"Well," said Tigger, "at least there's a lucky Rabbit's foot for everybody."
And everybody took one.
"We need more help," cried Piglet. "Oh, let's find Pooh!"
When everyone arrived, Winnie the Pooh was sitting in his favorite armchair, polishing his favorite chainsaw with honey from his favorite pot, the fifth. Or was it the sixth?
"Oh, Pooh!" squealed Piglet.
"What is it now?"asked Pooh.
"Pooh," said Owl, "first Eeyore, and now--now Rabbit is dead, see?" And they all held up their Rabbit's feet.
"So I've heard," said Pooh. "And I know who the murderer is."
"You do?" they all gasped.
"And what's more," beamed Pooh, "he's in this room."
Everybody looked at everybody very, very nervously. No one moved.
"And there he is!" exclaimed Pooh very loudly, and pointed his finger right at Christopher Robin.
CHAPTER III: IN WHICH Christopher Robin is Tried and Everybody Lives Happily Ever After
A trial had never been held before in the forest, but all agreed that Kanga and Baby Roo would make the perfect court--there being a shortage of participants, since everybody was either covering the trial for the press or selling souvenirs (except, of course, for Eeyore and Rabbit, who were dead). Pooh was to be lawyer for both sides. Everyone was excited.
"Let's start!" shouted Kanga, pounding Baby Roo with her gavel.
"Where's the liar for the prosecution?"
"I am the liar," said Pooh proudly.
"And the liar for the defense?"
"I am he too," said Pooh, even prouder.
Christopher Robin hung by his feet from a rope tied to the chandelier. Now he was cut loose, and he thudded-adudded to the courthouse floor.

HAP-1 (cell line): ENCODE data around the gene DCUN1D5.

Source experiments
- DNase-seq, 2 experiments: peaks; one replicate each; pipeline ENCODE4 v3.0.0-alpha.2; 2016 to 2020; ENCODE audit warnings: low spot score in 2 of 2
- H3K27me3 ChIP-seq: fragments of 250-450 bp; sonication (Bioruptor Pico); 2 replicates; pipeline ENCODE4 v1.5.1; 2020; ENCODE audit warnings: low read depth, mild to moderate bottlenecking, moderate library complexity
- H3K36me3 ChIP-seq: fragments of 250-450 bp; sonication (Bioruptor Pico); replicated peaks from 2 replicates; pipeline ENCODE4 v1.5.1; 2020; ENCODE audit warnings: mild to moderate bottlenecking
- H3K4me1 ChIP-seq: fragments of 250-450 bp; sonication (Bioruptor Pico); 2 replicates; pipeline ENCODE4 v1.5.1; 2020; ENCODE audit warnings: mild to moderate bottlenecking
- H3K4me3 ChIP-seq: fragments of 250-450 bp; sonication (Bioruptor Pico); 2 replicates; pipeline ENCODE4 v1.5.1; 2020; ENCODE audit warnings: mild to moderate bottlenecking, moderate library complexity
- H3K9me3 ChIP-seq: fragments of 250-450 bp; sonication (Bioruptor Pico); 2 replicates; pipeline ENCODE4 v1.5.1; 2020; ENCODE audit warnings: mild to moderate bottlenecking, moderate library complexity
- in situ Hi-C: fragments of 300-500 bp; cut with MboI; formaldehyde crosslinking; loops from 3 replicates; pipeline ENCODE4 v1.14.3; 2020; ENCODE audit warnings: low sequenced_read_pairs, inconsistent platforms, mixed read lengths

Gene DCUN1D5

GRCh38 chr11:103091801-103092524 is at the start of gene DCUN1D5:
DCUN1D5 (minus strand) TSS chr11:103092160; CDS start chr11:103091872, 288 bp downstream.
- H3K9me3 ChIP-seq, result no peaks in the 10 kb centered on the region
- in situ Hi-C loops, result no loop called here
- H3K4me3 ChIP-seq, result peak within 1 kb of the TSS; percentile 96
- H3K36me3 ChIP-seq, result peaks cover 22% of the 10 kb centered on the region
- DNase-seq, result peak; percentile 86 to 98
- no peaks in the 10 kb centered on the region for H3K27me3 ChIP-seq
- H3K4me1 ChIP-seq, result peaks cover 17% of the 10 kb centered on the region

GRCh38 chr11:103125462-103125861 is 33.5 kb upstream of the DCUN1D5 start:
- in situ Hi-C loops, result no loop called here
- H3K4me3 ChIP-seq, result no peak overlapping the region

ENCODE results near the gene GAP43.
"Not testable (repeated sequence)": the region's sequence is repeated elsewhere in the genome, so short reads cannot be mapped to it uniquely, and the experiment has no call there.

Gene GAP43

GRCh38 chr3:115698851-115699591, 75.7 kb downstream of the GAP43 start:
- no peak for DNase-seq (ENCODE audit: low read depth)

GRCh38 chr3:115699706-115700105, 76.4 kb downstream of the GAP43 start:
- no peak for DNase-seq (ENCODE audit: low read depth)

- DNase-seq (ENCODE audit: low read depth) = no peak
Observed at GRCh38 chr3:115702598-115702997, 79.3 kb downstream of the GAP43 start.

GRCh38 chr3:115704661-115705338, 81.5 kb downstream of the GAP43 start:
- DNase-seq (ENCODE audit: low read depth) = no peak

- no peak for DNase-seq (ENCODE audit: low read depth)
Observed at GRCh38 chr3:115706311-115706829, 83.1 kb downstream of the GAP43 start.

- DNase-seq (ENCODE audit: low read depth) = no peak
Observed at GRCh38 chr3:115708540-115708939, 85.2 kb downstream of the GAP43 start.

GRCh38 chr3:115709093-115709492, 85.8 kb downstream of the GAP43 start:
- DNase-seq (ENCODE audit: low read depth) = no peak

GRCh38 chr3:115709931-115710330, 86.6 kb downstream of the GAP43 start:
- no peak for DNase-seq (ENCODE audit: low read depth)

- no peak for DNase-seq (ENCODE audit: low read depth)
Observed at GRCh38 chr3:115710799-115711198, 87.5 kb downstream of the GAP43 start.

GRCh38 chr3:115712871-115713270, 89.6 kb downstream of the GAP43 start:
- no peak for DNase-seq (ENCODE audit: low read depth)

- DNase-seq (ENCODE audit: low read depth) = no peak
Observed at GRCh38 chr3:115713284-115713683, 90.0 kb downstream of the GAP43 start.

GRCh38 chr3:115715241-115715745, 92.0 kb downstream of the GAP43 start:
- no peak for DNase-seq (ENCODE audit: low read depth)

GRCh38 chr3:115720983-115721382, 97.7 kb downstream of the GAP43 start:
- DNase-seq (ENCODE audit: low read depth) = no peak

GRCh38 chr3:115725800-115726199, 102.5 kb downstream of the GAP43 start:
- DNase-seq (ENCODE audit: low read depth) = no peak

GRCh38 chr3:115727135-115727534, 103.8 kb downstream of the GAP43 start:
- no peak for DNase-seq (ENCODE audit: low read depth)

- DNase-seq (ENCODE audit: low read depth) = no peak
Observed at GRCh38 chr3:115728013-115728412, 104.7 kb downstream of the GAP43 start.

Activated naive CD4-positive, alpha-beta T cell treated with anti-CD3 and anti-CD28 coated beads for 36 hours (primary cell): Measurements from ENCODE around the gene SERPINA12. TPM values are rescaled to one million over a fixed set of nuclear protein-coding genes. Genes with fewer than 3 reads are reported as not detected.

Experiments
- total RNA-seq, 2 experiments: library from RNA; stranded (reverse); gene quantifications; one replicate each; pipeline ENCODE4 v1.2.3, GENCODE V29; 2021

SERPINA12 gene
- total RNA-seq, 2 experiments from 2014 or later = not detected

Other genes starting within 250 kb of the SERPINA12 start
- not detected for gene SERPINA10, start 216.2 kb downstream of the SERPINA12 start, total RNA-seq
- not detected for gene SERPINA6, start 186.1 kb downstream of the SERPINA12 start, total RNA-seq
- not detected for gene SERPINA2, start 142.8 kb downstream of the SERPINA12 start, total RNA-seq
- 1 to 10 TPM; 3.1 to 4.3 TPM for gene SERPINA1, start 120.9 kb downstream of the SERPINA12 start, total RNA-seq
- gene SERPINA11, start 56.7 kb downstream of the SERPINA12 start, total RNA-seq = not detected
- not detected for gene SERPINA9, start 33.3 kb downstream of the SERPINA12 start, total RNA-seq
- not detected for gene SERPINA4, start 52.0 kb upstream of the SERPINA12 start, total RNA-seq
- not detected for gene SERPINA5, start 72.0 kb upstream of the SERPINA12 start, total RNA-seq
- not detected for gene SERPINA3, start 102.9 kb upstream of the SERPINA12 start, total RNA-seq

Tigger was the first to take the stand, and after he swore to tell the whole truth and not to eat the judge, Pooh asked him, "Tigger, do you know who killed Eeyore and Rabbit?"
"Oh, yes," said Tigger bouncily.
"Who, then?" led Pooh.
"Christopher Robin, of course," Tigger replied.
"And how do you know?"
"Why, Pooh, you told us yourself!" Tigger announced boldly.
"Next witness," said Pooh.
Now Owl took the stand.
"Owl,"asked Pooh, "how do you know Christopher Robin is the murderer?"
"Why Pooh, you said so. And you'll notice Christopher Robin's head is much, much wider than it is long, a true sign of a criminal psychopath.
"Next witness," beamed Pooh
Piglet took the stand.
"Okay, porkpie, what happened on the day in question?"
"Well, Eeyore was dead and it was a lovely day, and I ran to Christopher Robin's, and he welcomed me in after I surprised him, and he was wearing his dress, and..."
"Did you say dress?" Pooh asked, considering the implications of Christopher Robin's androgynous smock.
"Why, yes," said Piglet. "And a very nice one it was, too."
"Next witness," chortled Pooh with an ear-to-ear grin.
Christopher Robin sheepishly advanced to the stand.
"Oh, Pooh," cried Christopher Robin, "you know I didn't do it. You know that."
"We shall see what we shall see," chuckled Pooh. "Do you recognize this body?"
Eeyore's corpse was wheeled out, still gushing a teensy bit.
"Gaaaah...Eeyore," gagged Christopher Robin.
"So!" Pooh shouted. "You admit you know this body. You, Christopher Robin, are the murderer of Eeyore and Rabbit, and you shall pay!"
"No! It's not true," Christopher Robin sobbed, but Kanga had already beaten Baby Roo senseless with the gavel, and Christopher Robin was dragged away screaming to the electric chair.
The aroma of freshly cooked little boy soon spread all over the Forest, and everybody burst joyfully out the the courtroom to picnic all day. Pooh went home to polish his shotgun collection, Kanga pummeled Baby Roo a little while longer, Tigger ate Owl, and Piglet found himself at the wrong end of one of Pooh's shotguns.
Comments • 0